Very scary story linked from ArtsJournal today — it says that in England, not enough kids are learning to play less popular orchestral instruments, like the trombone, bassoon, oboe, or french horn.
Here’s a quote:
Gavin Henderson, principal of Trinity College of Music in London and chairman of Youth Music, the government advisory group behind [a plan to do something about the problem], said the future of traditional music was at stake. “Orchestras are facing difficulties due to the lack of young, high quality players,” he said.
While 48,657 pupils have school flute lessons in England and 52,484 learn the guitar, only 1,106 are taught the bassoon and 915 the tuba.
The rescue plan hopes to make lottery money available to schools, so the schools can buy instruments for students to play. The high cost of bassoons (and other instruments, too) is said to be one reason students don’t learn to play them.
This is the second story like this I’ve read out of Britain. Do we have similar troubles here in the US? A while ago, I asked the head of one of America’s leading music schools, somebody who really knows what’s going on in music education, even in small towns, whether enough Americans are studying orchestral instruments. He said we don’t have the British problem, though just recently he told me that only kids from well-off families learn the bassoon, because only families with money can afford to buy one.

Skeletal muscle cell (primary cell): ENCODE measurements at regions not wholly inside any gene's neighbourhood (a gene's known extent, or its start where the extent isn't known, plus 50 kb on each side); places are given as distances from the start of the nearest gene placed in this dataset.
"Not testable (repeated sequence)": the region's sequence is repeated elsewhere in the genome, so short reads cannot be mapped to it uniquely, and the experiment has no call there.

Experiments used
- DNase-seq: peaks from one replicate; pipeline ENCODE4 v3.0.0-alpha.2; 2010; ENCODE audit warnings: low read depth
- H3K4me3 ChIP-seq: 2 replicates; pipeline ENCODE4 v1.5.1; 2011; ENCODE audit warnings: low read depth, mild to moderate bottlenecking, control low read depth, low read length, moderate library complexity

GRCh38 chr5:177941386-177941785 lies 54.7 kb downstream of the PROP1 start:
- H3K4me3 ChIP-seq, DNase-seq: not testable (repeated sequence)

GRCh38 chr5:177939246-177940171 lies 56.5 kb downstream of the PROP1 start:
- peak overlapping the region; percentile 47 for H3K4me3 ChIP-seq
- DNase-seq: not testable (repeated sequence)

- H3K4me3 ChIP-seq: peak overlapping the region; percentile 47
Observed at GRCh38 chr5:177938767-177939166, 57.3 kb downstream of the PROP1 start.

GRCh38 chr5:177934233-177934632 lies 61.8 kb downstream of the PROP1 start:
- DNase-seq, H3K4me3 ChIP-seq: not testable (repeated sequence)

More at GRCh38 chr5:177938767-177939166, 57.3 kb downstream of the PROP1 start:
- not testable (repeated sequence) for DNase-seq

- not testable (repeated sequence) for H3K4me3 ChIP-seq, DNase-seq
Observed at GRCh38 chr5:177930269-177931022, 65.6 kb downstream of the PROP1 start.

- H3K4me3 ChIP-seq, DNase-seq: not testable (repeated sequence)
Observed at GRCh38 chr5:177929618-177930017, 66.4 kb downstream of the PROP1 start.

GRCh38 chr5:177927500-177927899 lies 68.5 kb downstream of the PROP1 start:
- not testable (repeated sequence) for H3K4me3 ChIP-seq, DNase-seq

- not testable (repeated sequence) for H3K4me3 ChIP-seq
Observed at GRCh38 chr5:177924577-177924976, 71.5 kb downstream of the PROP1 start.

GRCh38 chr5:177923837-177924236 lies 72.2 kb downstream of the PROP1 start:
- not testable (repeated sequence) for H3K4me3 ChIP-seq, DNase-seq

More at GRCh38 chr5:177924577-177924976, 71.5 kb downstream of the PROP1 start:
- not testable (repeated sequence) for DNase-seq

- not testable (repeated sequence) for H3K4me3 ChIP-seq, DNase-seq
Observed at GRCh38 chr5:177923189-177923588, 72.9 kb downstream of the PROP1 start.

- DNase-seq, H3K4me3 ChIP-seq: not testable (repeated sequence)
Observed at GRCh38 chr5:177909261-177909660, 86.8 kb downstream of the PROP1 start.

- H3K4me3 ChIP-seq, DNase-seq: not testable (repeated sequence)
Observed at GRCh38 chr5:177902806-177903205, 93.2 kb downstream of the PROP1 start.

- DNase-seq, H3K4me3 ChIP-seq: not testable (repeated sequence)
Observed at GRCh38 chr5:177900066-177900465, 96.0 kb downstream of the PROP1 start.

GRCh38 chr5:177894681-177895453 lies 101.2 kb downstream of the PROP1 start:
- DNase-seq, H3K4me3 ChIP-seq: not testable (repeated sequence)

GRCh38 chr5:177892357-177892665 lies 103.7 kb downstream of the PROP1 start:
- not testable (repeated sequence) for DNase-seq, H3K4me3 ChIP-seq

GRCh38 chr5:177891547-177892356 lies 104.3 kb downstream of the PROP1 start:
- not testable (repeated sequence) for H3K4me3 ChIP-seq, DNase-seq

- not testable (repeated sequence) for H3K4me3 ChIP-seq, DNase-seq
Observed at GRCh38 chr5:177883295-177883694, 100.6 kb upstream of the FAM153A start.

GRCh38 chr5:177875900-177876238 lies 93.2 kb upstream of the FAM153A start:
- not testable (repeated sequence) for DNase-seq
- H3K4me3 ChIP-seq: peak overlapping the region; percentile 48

Still, he didn’t think we have a crisis in instrumental study here. In fact, from everything I’ve heard, youth orchestras are booming all over the country — and the musicians in professional orchestras are now, on the average, younger than their audience! That’s something you can see for yourself at most orchestra concerts. (And when the Rolling Stones came through Philadelphia on their last tour, the Philadelphia Inquirer ran a cute little story, showing that the Philadelphia Orchestra was, on the average, younger than the Stones.)
Odd but very hopeful development, at a time when classical music is looking so hard for a younger audience. Something to be thankful for — and happy Thanksgiving, everyone!